Article Text


Changes in ocular surface caused by antiglaucomatous eyedrops: prospective, randomised study for the comparison of 0.5% timololv 0.12% unoprostone
  1. Jun Shimazakia,
  2. Kazuomi Hanadaa,
  3. Yukiko Yagi,
  4. Junkichi Yamagamib,
  5. Misaki Ishiokaa,
  6. Shigeto Shimmuraa,
  7. Kazuo Tsubotaa
  1. aDepartment of Ophthalmology, Tokyo Dental College, Chiba, Japan, bDepartment of Ophthalmology, University of Tokyo School of Medicine
  1. Dr Jun Shimazaki, Department of Ophthalmology, Tokyo Dental College, 5-11-13 Sugano, Ichikawa-shi, Chiba, 272-8513, Japanjun{at}


AIM To study changes induced in ocular surface epithelia and the tear film by antiglaucomatous eyedrops. A β blocker (0.5% timolol) and a novel prostaglandin F metabolite related drug (0.12% unoprostone) were examined in a prospective, randomised fashion.

METHODS 40 patients were randomly assigned to use either 0.5% timolol (timolol group) or 0.12% unoprostone eyedrops (unoprostone group) twice a day for 24 weeks. In addition to routine ocular examinations, corneal epithelial integrity (vital staining tests, tear film break up time (BUT), anterior fluorometry, specular microscopy) and tear function (Schirmer's test, cotton thread test, tear clearance test (TCT)) were examined before and after the treatment.

RESULTS Both eyedrops caused significant reduction in intraocular pressure from the baseline levels. No significant changes were noted in corneal integrity in both groups, except a decrease in BUT at 20 weeks in the timolol group. The timolol group demonstrated significant decreases in Schirmer's test, tear clearance test, and tear function index (Schirmer's test value multiplied by clearance test); however, no such changes were noted in the unoprostone group.

CONCLUSION While unoprostone eyedrops caused no adverse effects on the corneal epithelial integrity and tear function, timolol caused significant impairments in tear production and turnover.

  • glaucoma
  • corneal epithelium
  • β blockers
  • prostaglandins
  • specular microscopy
  • fluorophotometry

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The past 10 years has witnessed the development of a number of antiglaucomatous eyedrops such as β blockers, α adrenergic stimulants, carbonic anhydrase inhibitors, and prostaglandin analogues. While these new drugs expanded the choice of treatment, they also increased risks of drug related complications. Since antiglaucomatous eyedrops are used for a long period of time, chronic side effects are a major concern. Among these side effects, ocular surface disorders are relatively common, which are caused by either the drug itself or by preservatives.1-3 This complication has recently attracted attention in Japan, especially since a prostaglandin F metabolite related drug, unoprostone, was introduced.4-7The incidence of corneal complications is reported to be up to 12.9% of patients using unoprostone eyedrops.8-11 It is not clear, however, if unoprostone is truly responsible for the complication because many of these patients had been using other antiglaucomatous eyedrops—namely, β blockers. It has been reported that β blockers alter corneal sensitivity and ocular surface epithelia.12-15 Therefore, it is not clear whether or not the ocular surface complications in glaucoma patients are attributed to the use of unoprostone, β blockers, or the combination of both. We conducted a randomised, prospective comparative study on the changes in ocular surface epithelia and tear functions in patients who used either unoprostone or timolol eyedrops.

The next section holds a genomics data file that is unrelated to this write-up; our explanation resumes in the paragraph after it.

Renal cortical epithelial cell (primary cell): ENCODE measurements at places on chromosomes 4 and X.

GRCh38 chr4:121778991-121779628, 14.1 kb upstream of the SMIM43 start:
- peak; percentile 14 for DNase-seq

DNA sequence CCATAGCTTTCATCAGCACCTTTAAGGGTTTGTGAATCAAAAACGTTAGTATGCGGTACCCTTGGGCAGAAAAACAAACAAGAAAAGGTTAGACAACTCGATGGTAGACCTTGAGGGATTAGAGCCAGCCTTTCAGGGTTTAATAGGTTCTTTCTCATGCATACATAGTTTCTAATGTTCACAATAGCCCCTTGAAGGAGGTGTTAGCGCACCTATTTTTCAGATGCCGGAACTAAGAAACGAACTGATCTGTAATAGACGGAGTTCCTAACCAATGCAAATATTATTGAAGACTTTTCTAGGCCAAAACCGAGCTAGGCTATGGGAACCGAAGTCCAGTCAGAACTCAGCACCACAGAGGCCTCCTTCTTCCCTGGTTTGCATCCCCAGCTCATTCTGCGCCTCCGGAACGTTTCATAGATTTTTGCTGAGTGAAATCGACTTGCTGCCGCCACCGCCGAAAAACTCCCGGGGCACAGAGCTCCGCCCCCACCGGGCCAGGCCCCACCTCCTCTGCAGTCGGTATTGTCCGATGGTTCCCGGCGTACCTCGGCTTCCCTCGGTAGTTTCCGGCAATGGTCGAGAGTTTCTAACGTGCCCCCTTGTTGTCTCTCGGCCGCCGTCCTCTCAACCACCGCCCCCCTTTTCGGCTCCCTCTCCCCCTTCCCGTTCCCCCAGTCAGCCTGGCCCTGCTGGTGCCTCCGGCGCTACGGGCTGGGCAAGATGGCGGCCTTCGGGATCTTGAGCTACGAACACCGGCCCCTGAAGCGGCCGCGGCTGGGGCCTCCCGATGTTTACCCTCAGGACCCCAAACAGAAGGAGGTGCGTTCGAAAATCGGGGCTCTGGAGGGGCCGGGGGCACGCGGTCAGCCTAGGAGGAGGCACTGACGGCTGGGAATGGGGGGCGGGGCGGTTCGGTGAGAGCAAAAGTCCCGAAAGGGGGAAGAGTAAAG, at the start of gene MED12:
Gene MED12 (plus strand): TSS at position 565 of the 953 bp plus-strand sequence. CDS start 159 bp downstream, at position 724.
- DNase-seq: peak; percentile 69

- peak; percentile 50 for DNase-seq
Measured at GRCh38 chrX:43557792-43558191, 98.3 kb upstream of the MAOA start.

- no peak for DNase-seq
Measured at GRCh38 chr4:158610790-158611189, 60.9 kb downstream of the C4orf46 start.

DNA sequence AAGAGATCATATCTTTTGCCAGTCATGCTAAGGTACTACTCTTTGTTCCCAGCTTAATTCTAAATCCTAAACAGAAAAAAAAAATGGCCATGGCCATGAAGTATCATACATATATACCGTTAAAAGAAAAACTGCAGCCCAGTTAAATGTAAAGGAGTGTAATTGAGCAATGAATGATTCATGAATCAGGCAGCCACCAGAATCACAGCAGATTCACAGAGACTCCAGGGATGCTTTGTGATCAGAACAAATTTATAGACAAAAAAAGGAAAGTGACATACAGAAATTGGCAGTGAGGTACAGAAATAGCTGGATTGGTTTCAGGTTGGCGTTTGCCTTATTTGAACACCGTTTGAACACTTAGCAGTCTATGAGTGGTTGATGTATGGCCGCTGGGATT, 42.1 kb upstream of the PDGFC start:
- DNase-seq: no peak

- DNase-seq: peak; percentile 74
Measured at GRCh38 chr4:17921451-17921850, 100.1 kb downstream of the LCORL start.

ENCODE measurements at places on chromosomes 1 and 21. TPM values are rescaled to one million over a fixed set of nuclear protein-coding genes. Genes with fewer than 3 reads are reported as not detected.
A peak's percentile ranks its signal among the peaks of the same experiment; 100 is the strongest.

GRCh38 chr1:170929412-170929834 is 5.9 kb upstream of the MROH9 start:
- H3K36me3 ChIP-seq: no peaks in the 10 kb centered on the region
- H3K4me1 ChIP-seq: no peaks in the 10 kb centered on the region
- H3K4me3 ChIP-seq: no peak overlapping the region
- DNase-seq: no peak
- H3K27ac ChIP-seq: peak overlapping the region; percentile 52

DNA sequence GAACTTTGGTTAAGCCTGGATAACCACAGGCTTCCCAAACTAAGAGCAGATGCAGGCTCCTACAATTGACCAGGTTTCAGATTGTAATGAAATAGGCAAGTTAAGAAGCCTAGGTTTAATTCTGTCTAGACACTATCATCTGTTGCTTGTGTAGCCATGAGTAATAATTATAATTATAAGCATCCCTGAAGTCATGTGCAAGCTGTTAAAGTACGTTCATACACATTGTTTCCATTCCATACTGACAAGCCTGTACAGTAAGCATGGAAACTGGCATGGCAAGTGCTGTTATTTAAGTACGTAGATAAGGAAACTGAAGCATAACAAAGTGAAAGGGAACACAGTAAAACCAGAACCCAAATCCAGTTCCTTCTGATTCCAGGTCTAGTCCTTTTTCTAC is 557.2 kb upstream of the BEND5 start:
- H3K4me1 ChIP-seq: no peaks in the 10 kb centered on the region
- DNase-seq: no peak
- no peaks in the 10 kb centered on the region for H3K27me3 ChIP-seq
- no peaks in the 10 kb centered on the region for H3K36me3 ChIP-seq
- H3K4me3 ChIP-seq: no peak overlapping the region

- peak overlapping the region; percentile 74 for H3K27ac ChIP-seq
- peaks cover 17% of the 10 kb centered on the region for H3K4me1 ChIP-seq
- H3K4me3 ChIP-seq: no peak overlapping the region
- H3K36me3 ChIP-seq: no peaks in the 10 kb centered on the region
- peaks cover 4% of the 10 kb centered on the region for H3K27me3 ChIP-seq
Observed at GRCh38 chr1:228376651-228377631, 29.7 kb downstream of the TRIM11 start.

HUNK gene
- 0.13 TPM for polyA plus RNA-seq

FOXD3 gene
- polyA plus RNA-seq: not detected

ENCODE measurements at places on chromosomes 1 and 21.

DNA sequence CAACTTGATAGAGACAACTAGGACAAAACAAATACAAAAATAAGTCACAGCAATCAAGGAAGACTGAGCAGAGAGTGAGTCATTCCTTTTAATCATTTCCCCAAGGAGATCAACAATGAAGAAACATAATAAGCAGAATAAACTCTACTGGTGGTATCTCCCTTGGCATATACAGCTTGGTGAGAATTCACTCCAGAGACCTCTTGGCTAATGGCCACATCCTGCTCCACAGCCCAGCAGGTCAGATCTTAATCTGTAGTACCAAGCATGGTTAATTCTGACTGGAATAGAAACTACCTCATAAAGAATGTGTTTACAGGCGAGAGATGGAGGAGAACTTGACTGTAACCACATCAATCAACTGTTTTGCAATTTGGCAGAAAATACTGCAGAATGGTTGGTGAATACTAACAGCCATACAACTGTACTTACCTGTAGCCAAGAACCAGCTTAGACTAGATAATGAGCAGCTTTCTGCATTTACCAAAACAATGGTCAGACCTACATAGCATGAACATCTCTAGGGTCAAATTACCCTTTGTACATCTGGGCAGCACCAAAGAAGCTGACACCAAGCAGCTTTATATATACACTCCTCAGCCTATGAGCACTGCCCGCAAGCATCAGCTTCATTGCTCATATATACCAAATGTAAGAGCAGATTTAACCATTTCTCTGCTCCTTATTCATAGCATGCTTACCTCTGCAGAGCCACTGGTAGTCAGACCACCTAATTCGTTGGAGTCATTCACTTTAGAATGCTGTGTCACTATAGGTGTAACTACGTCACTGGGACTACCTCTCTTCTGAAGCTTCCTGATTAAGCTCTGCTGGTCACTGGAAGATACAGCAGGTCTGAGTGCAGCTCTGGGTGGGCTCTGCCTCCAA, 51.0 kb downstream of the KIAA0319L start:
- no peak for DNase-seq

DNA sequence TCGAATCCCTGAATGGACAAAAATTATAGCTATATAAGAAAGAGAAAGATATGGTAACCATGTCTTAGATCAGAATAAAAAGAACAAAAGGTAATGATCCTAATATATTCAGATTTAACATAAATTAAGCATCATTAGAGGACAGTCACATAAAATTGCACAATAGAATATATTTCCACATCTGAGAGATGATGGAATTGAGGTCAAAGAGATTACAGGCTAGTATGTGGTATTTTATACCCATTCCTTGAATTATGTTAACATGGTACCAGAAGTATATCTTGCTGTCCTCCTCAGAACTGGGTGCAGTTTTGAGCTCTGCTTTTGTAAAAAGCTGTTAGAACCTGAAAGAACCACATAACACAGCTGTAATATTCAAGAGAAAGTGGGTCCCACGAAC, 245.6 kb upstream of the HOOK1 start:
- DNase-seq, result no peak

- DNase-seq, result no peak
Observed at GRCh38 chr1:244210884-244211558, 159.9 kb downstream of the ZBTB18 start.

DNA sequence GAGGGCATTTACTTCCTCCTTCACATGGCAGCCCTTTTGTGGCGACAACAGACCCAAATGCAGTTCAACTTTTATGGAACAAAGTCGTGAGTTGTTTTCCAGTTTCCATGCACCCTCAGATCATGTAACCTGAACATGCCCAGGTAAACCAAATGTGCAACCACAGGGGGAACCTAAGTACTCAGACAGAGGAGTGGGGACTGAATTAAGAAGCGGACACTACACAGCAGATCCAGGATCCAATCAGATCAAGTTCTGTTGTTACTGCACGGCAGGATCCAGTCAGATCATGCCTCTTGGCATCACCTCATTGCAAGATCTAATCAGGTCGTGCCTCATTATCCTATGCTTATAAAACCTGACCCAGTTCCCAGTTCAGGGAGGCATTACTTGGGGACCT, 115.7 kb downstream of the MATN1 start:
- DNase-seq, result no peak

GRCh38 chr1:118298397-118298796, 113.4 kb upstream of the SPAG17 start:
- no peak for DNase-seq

Subjects and methods


Forty patients with primary open angle glaucoma (n=8), normal tension glaucoma (n=6), or ocular hypertension (n=26) were enrolled in this open labelled, randomised prospective study. Patients with autoimmune disease, contact lens use, history of using any antiglaucomatous eyedrops, and patients who were frequent users of eyedrops other than artificial tears were excluded from the study. This study followed the tenets of the Declaration of Helsinki. After explaining the aim of the study, informed consent was obtained from all patients. There were 11 men and 29 women, with a mean age of 60.6 (SD 13.2) years. The demographic profile of the patients is shown in Table1. Patients were randomly assigned to use either 0.5% timolol (Timoptol, Banyu Pharmaceutical Co, Tokyo, Japan: timolol group) or 0.12% isopropyl unoprostone (Rescula, Fujisawa Pharmaceutical Co, Osaka, Japan: unoprostone group) using an envelope method. Both eyedrops contained benzalkonium chloride (BAK) as a preservative, with a concentration of 0.005% in timolol and 0.01% in unoprostone. These patients were instructed to use the eyedrops twice a day in both eyes. Only one eye of a subject with a higher Schirmer's test value was analysed in order to reduce influence caused by desiccation. Four eyes in both the unoprostone and timolol groups had diabetes mellitus, under good hyperglycaemic control.

Table 1

Demographic profile of the subjects